The Simple Science Behind Inflammatory Bowel Disease Development

October 7, 2021by Health Desk

If you are diagnosed with Inflammatory Bowel Disease (IBD), one of the most frequent questions that you may ask is, “What happens in the gut that causes the inflammation and constant bowel issues?” In this article, we will review the mechanisms involved in the development of IBD disease.

Inflammatory bowel disease is a chronic relapsing condition characterized by inflammation of gastrointestinal (GI) tract. It is comprised of two main conditions: Ulcerative Colitis and Crohn’s Disease. These two conditions share many symptoms and risk factors, yet they are quite different. One major difference is the involvement of digestive tract. Crohn’s can involve any part of the gastrointestinal tract, whereas Ulcerative colitis involves the colon.

IBD affects an estimated 3 million people in America. Although, it can affect people of all ethnic backgrounds, the disease is more prevalent among Caucasians.

Like any other autoimmune condition, this condition occurs when the body’s immune system attacks your healthy tissues leading to inflammation. IBD occurs when the fine balance between tolerance and inflammation in the gastrointestinal tract is disrupted. The natural process of digestion is affected because of an inflamed, swollen and ulcerated digestive system.

Full understanding of why the disease develops is not completely known. This makes IBD challenging to diagnose and treat. But the components involved in the disease development are made up of environmental, genetic, microbial and immunological factors.

In the images below, you can see the mucosal layer of the gut to understand the disease development of IBD.

Mucosal layer of the intestine

The innermost layer of the intestines is the mucosal layer, which surrounds the inner open space, or the cavity of the intestine, called the lumen. Within the lumen is the gut microbiome consisting mainly of bacteria. The mucosal layer is made up of the outer mucus layer, inner mucus layer, epithelium, connective tissue surrounding the epithelium, and smooth muscle layer which surrounds the connective tissue. Organisms, including bacteria and food antigens, are prevented from entering the intestine by the mucosal layer in people without Crohn’s or Colitis conditions. The effective barrier requires an intact intestinal epithelium.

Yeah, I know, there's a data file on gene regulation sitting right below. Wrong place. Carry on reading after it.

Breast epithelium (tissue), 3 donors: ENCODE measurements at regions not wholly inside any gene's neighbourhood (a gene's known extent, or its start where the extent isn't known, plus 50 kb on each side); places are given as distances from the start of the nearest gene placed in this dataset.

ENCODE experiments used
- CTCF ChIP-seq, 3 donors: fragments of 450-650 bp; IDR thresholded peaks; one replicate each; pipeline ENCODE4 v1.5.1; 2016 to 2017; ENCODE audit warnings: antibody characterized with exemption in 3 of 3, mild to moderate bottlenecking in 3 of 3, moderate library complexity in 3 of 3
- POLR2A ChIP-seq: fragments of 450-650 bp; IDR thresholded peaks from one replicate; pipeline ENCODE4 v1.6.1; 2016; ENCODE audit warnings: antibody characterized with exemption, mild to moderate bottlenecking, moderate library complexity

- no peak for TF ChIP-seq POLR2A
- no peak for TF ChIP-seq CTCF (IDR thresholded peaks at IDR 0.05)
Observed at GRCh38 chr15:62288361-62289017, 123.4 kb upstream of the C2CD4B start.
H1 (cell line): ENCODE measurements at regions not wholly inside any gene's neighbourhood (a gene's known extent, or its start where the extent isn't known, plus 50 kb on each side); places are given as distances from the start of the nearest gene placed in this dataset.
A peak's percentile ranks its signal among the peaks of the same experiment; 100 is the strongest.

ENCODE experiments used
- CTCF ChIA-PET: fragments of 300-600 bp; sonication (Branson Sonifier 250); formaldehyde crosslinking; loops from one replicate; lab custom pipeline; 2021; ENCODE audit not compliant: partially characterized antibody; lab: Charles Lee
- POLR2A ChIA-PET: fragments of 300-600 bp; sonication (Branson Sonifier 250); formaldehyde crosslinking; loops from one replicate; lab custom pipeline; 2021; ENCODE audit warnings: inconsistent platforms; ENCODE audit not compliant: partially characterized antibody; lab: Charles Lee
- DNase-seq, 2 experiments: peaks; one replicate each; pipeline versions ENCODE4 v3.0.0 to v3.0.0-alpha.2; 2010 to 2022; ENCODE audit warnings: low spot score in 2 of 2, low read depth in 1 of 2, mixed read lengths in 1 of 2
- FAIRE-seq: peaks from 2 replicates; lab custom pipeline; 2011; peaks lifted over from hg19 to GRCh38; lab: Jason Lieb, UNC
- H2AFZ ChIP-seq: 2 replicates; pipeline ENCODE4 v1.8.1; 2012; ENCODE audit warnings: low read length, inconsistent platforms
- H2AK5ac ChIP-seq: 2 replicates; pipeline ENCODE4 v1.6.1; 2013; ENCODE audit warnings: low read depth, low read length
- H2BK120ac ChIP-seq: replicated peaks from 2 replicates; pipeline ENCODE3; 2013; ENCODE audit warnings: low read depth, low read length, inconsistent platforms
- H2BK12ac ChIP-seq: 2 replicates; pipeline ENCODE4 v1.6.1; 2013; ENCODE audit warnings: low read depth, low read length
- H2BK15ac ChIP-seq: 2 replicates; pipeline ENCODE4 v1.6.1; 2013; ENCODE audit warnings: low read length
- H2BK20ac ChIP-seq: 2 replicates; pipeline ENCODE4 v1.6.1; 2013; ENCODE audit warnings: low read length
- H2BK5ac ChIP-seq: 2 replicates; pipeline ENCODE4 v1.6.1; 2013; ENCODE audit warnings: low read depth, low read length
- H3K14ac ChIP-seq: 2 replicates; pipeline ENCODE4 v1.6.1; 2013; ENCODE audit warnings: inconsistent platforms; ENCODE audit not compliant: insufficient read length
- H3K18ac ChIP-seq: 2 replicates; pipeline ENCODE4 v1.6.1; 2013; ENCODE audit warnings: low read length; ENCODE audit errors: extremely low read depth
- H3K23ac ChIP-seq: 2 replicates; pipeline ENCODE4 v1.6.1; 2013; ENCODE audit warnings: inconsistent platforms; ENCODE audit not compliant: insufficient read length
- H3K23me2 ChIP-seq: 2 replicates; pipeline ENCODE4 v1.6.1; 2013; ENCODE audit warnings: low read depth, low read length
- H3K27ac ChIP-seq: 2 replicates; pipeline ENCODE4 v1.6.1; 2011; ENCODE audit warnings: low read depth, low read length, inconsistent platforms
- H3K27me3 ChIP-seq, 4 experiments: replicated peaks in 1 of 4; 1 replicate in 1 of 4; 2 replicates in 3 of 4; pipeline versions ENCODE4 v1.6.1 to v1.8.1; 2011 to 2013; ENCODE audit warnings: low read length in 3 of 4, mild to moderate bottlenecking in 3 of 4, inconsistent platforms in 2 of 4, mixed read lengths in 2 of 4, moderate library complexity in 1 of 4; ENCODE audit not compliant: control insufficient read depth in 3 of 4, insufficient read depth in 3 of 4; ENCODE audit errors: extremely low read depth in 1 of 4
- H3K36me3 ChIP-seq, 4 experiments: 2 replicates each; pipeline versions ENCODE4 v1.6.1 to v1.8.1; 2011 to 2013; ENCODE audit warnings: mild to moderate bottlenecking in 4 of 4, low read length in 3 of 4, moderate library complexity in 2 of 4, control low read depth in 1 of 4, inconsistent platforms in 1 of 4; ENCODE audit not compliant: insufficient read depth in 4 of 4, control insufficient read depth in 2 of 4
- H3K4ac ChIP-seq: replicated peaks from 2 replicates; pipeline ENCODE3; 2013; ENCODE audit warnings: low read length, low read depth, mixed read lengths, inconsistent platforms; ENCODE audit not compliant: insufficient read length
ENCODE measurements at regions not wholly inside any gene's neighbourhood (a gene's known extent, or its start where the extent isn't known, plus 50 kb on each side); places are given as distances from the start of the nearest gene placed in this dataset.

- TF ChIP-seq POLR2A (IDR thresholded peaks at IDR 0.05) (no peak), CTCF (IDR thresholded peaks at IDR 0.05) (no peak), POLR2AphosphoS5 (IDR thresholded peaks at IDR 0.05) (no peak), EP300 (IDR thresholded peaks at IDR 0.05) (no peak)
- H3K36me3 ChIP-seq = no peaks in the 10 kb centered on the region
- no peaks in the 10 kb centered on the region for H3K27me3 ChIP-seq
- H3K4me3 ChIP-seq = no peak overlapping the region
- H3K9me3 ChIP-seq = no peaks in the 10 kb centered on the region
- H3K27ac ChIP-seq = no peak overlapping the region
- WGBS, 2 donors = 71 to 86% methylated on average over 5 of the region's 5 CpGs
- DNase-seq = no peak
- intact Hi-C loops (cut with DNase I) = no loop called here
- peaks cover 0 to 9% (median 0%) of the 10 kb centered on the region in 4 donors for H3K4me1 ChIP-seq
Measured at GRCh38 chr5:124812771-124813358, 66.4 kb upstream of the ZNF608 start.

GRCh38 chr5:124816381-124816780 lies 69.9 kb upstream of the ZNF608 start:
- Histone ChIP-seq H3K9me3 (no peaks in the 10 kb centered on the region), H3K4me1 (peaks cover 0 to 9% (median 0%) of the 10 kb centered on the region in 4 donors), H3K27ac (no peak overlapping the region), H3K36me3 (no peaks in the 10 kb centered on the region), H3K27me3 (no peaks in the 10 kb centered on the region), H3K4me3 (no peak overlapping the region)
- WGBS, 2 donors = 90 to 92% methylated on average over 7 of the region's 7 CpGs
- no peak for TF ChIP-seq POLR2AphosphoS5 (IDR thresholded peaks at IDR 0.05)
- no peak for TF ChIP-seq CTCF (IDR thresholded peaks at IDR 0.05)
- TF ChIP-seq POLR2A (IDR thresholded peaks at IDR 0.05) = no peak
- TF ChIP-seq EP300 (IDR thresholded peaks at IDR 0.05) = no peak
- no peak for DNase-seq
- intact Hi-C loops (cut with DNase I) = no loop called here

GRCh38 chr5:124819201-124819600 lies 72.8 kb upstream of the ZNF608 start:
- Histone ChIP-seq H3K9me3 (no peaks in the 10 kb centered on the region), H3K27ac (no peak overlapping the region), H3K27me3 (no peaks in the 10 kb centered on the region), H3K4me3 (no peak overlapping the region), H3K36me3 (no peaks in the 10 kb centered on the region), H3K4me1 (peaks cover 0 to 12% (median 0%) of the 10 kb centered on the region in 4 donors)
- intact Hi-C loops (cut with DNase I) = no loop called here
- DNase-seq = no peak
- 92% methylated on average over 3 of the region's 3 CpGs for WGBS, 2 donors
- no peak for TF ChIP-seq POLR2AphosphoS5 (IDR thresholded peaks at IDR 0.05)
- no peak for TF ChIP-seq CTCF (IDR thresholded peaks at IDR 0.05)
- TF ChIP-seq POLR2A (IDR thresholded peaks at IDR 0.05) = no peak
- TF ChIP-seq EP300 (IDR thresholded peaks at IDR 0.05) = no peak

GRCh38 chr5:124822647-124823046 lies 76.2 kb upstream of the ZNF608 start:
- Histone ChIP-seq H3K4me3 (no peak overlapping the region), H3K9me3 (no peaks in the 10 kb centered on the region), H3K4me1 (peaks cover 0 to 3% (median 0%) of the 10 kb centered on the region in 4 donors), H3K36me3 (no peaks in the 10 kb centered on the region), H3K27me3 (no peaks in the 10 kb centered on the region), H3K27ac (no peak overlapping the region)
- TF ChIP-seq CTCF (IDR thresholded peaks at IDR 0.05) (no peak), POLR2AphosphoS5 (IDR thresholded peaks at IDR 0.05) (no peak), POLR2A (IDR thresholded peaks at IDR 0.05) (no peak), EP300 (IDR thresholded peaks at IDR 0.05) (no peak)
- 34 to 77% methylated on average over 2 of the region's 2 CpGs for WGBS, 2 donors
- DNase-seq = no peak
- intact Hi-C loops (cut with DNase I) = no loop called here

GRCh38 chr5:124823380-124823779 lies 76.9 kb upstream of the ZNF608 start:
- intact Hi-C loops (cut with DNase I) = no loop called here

Microbiota Biosis

What happens in people with IBD?

In people with Inflammatory bowel disease, evidence indicates that the development of IBD is due to:

  • Improper immune response to the bacteria that enters the lamina propria (connective tissue) through the changes in the epithelium
  • Alteration in both the composition and function of intestinal microbes (Dysbiosis)
  • Genetic variations in the pathways important in maintaining intestinal inflammation

The mechanism in the underlying development of IBD is considered to be an overactive mucosal immune response to gut microbes in genetically susceptible people. The overactive mucosal immune response leads to a swollen, inflamed gut with ulcers and related symptoms, such as diarrhea, abdominal pain, urgency in passing bowel movements, fatigue, loss of appetite and weight loss.

These mechanisms involved in the development of IBD are the basis of targeting therapies.

Large amounts of inflammatory mediators, interferon (IFN)-gamma and tumor necrosis factor (TNF)-alpha, are secreted in people with IBD. This is the basis of the development of biologics. Biologics work by inhibiting these inflammatory mediators.

5-Aminosalicylates are steroids used in the treatment of IBD due to their anti-inflammatory properties.

Immunosuppressants, often reserved for severe Crohn’s or Colitis, act by suppressing immunity, and thereby, reducing inflammation.

The ongoing exploration of the benefits of prebiotics and probiotics is based on their ability to restore healthy gut microbiota.

IBD cannot be prevented or cured. The goal of the treatment is to manage symptoms, reduce severity of the disease, and minimize the number of flares (active disease).

You can control your inflammation by adhering to the medications prescribed by your doctor, managing your stress, and maintaining a healthy lifestyle. The KnowYourMeds app can carefully monitor and track symptoms every day to help you recognize a flare-up as soon as it begins.